We were once responsible for describing our own tastes, which meant we sometimes lied about them. At the very least, we had strategically selective memories. I could tell you which Pitchfork bands I’d been loving lately — conveniently omitting how many times I’d listened to the original recording of Jesus Christ Superstar in the past week. I might’ve talked up a sleeper indie film only playing in a handful of arthouse theaters, mentioning how the director had become a favorite of mine, without admitting that I’d seen Blade II twice. It used to be up to friends and family to call out our trashier interests.
But streaming services have put an end to that. Each year-end now brings massive number dumps from the likes of Spotify and Netflix, as if to remind us exactly how much personal information they can hoover up through users’ relationship to entertainment. Perversely enough — and to a strange acclaim in the world of creative marketing — these two digital giants have used their extensive findings to roast their outlying customers.
In 2016, Spotify made a splash with an ad campaign that drew on the inexplicable (or all-too-telling) activity of individuals who use the app. “Dear person who made a playlist called ‘One Night Stand With Jeb Bush Like He’s a Bond Girl in a European Casino’: We have so many questions,” read one billboard. Another, gracing the side of Manhattan’s Port Authority, where millions must have read it: “Dear person who played ‘Sorry’ 42 times on Valentine’s Day: What did you do?” Who knows if the anonymously burned parties ever saw the signs, but if so, they probably started investing in a vinyl collection.
Netflix followed suit this week, shaming streamers for a host of embarrassing behaviors. The company reported that someone in the U.K. had watched Bee Movie — the 2007 animated film starring Jerry Seinfeld, which has aged into canonical meme status — a whopping 357 times this year. Someone else watched the first Pirates of the Caribbean movie every single day. Netflix even somehow came up with a list of TV shows that “got us cheating,” i.e., watching ahead of our significant others. And over on Twitter, they mocked a small demographic clearly obsessed with the rom-com A Christmas Prince.
While the tweet appeared to have the intended effect — high engagement and people chuckling about the savage own — it also drew criticism from people creeped out by the close monitoring, as well as the implication that Netflix employees had made a sport of cherry-picking data.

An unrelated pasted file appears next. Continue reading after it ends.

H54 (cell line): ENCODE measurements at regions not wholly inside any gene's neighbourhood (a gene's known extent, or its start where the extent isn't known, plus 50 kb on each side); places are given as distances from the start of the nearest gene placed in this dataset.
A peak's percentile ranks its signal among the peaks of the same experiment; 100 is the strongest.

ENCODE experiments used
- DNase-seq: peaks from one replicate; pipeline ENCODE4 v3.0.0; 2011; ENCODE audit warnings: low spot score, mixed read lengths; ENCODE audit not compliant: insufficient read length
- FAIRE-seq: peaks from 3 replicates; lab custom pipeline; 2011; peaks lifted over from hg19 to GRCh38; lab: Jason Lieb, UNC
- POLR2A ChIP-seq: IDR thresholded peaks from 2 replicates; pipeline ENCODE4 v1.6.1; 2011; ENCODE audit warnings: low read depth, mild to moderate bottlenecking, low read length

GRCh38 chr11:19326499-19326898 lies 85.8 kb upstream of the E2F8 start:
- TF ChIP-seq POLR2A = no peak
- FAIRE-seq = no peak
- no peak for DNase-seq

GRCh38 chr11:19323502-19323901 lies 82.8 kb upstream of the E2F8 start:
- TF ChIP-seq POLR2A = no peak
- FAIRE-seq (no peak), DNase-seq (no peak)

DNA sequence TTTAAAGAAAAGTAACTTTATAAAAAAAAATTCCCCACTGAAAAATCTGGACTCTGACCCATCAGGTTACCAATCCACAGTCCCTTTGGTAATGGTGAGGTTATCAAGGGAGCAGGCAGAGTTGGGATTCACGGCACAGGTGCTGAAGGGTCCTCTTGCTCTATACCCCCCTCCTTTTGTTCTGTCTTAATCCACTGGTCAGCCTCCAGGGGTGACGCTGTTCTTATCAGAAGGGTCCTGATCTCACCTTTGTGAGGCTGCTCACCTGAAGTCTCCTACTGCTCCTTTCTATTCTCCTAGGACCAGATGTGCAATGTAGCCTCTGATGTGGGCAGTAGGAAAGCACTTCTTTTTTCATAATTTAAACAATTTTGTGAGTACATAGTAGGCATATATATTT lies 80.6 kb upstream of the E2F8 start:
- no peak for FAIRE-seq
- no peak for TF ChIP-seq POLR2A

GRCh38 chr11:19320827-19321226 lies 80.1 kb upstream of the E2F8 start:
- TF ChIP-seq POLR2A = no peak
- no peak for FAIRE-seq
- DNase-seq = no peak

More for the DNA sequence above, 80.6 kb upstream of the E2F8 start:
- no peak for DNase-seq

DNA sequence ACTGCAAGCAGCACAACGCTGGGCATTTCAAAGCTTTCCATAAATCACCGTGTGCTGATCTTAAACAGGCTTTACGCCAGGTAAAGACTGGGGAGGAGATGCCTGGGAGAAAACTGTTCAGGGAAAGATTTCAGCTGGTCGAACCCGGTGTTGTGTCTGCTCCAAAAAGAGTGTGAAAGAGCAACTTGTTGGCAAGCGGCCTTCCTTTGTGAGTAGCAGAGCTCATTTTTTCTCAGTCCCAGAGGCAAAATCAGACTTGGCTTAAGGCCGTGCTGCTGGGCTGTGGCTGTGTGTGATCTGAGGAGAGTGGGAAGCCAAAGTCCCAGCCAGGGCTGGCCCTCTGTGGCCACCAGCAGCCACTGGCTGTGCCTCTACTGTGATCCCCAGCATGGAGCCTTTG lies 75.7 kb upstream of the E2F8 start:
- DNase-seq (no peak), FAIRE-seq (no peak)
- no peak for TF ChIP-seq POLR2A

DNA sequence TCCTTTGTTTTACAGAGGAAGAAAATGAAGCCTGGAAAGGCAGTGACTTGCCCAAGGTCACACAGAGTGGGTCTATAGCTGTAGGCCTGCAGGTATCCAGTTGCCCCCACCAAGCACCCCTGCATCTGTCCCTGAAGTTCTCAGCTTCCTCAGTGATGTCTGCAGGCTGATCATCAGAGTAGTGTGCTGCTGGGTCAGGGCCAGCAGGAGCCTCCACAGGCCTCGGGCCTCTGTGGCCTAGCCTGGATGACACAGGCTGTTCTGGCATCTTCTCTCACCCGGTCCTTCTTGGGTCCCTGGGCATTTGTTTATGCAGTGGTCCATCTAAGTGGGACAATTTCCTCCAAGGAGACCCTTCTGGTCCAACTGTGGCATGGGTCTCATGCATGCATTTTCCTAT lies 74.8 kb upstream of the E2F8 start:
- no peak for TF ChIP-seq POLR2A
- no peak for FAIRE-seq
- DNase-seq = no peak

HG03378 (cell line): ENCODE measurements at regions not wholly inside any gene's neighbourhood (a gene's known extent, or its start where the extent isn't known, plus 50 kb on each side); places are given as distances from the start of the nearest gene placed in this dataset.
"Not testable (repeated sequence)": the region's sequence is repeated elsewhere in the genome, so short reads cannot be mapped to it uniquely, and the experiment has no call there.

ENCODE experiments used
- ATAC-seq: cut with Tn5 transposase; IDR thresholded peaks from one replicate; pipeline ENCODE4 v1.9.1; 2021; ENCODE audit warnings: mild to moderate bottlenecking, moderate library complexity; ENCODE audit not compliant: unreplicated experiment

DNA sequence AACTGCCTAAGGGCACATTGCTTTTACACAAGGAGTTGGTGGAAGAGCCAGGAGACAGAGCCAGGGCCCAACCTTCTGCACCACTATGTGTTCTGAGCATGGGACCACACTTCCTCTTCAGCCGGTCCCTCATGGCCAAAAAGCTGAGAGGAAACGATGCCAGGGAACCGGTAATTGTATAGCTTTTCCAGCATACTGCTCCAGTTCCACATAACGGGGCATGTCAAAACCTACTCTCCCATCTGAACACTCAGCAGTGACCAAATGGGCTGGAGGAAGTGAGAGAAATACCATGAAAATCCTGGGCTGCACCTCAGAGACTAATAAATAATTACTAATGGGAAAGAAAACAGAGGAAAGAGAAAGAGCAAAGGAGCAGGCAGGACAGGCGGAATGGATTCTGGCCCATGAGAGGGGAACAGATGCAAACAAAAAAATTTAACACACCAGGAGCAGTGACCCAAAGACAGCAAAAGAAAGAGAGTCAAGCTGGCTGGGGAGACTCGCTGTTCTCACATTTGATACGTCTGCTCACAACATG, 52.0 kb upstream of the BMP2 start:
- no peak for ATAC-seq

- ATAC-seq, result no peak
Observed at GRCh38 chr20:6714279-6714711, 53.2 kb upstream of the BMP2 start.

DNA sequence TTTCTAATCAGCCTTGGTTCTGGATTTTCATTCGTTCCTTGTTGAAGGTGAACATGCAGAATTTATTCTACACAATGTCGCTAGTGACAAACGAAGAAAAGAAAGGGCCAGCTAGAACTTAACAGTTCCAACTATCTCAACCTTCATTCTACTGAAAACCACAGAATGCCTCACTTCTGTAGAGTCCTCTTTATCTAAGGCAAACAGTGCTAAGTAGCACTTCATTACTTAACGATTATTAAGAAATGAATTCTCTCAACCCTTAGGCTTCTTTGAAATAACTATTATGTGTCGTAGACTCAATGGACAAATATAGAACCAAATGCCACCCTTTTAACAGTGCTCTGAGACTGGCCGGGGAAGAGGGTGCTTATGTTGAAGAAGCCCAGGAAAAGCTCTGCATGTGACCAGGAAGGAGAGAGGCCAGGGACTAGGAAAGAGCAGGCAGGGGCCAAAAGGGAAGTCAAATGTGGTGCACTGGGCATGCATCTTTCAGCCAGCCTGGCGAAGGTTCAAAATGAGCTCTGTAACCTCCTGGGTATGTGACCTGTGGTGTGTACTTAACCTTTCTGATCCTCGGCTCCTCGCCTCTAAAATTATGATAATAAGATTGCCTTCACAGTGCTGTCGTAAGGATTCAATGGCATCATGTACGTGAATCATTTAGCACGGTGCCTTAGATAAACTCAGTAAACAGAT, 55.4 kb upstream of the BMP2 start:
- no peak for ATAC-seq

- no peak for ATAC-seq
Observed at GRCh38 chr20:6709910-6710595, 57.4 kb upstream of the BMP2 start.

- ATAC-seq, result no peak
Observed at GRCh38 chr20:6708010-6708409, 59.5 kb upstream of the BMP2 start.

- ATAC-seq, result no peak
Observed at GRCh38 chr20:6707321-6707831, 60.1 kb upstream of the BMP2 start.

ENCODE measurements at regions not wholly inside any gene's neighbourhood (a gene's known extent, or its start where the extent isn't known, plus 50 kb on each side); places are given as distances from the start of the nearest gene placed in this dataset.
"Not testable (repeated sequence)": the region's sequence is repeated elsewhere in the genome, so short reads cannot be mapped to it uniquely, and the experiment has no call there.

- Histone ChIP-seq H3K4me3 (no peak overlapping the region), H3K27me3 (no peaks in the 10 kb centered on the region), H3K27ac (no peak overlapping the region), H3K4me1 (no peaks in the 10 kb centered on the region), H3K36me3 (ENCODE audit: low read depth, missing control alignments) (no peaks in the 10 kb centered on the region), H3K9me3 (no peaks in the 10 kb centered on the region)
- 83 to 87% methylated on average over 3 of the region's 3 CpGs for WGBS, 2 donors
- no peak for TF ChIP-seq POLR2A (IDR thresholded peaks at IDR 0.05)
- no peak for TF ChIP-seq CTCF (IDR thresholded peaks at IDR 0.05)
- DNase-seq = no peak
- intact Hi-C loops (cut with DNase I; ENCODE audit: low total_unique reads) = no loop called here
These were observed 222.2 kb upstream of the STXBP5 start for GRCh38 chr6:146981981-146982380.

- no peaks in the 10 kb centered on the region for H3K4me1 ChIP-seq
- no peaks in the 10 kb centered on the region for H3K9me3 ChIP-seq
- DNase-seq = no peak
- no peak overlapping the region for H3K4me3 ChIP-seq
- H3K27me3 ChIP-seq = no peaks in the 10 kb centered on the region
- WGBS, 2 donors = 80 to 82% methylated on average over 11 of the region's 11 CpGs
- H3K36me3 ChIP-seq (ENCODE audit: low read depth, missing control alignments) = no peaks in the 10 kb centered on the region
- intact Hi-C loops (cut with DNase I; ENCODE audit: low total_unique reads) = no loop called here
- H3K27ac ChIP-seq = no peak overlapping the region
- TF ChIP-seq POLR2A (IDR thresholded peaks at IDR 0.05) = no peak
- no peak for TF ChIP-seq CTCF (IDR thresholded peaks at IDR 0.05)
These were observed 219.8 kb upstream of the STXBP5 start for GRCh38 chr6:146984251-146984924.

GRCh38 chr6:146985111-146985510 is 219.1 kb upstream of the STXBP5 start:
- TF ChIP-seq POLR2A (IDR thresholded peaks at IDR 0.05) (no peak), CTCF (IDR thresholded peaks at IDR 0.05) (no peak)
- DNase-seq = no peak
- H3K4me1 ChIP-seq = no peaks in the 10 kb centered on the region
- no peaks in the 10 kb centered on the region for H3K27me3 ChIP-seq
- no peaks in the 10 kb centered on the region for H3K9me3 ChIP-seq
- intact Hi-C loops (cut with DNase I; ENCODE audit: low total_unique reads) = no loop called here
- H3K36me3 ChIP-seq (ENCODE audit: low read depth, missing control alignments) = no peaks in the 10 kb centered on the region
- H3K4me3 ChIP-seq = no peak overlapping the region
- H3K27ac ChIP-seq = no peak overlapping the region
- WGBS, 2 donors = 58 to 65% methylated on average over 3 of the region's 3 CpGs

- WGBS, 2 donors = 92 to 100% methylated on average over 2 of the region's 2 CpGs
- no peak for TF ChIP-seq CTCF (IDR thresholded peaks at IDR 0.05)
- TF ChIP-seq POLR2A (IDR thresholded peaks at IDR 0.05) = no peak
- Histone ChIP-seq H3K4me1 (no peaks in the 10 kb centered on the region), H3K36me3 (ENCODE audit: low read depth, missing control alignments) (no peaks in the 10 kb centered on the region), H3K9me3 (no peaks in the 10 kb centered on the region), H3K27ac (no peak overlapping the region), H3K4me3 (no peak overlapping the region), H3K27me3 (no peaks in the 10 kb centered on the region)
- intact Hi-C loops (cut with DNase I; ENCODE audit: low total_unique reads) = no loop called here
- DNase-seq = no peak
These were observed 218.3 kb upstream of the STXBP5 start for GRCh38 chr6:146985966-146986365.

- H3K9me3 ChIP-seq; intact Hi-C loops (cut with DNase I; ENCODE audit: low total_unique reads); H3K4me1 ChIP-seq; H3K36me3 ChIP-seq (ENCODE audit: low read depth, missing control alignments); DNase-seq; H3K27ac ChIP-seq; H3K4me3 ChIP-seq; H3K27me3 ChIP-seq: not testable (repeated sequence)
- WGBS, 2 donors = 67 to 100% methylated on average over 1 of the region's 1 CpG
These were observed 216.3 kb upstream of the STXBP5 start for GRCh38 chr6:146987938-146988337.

While Spotify corporate has some creative distance from the musicians accessible on the platform, Netflix made and distributed this evidently shitty Christmas movie. Who are they to interrogate its fans? Shouldn’t they be happy to release a hit? And are we about to see McDonald’s put “a certain U.S. president” on blast for inhaling 600 Big Macs this year? It’s hard to think of a precedent for trolling-as-branding. True, the Twitter account for Wendy’s has gotten snarky now and then — but usually at rival restaurants or people who dissed them first. It’s totally different to slam the people who turn your profit. Then again, it squares perfectly with brands’ attempts to come off as just another witty social media friend. At this point, they’re even having conversations among themselves.
This tone reflects an understanding, in the social media departments of various media properties and food franchises, etc., that traditional promotional language is scorned by people who are online to goof around, get news, or share passions. Denny’s was one of the first to recognize this, amassing a following by adopting the surrealist style of Weird Twitter. But the flip side to this chill vibe is the casual put-down — the sort of ribbing that’s expected and fine between real friends but not altogether appropriate from Big Brother.
On balance, maybe we’d rather not have the receipts of our internet diet read back to us every December, and no website makes that clearer than Facebook. Whether it’s asking you to celebrate a “friendaversary” with someone you haven’t spoken to since a falling out or bumping a somber status on the death of a loved one via the “On This Day” feature, the social network can’t stop rehashing all the stuff we’d rather forget. (Facebook’s 2017 in review videos have been more depressing than usual, highlighting painful posts regarding sexual harassment, mass shootings and natural disasters.)
Aside from the idiocy of an app surfacing touchy old content it thinks will inspire nostalgia — or quirky stats that serve to humiliate unnamed losers — we’ve never needed tech to help us take stock of a year. The whole point of a memory is that the experiences with true impact will overshadow the granular noise of a daily routine. Things are supposed to slip through the cracks; we are not designed to retain it all, just as we are not meant to process the quantity and scale of human chaos that floods our brains when we log on in the morning. By guessing who we are through our patterns of consumption, Netflix and Spotify instead affirm that nobody is defined by what they binge or their guilty pleasures. It is no more truthful an assessment than the self-conscious one we offer when trying to impress a crush who asks what we’re into.
Given the choice, I’ll always prefer that slight dishonesty to the cruelty of an algorithm.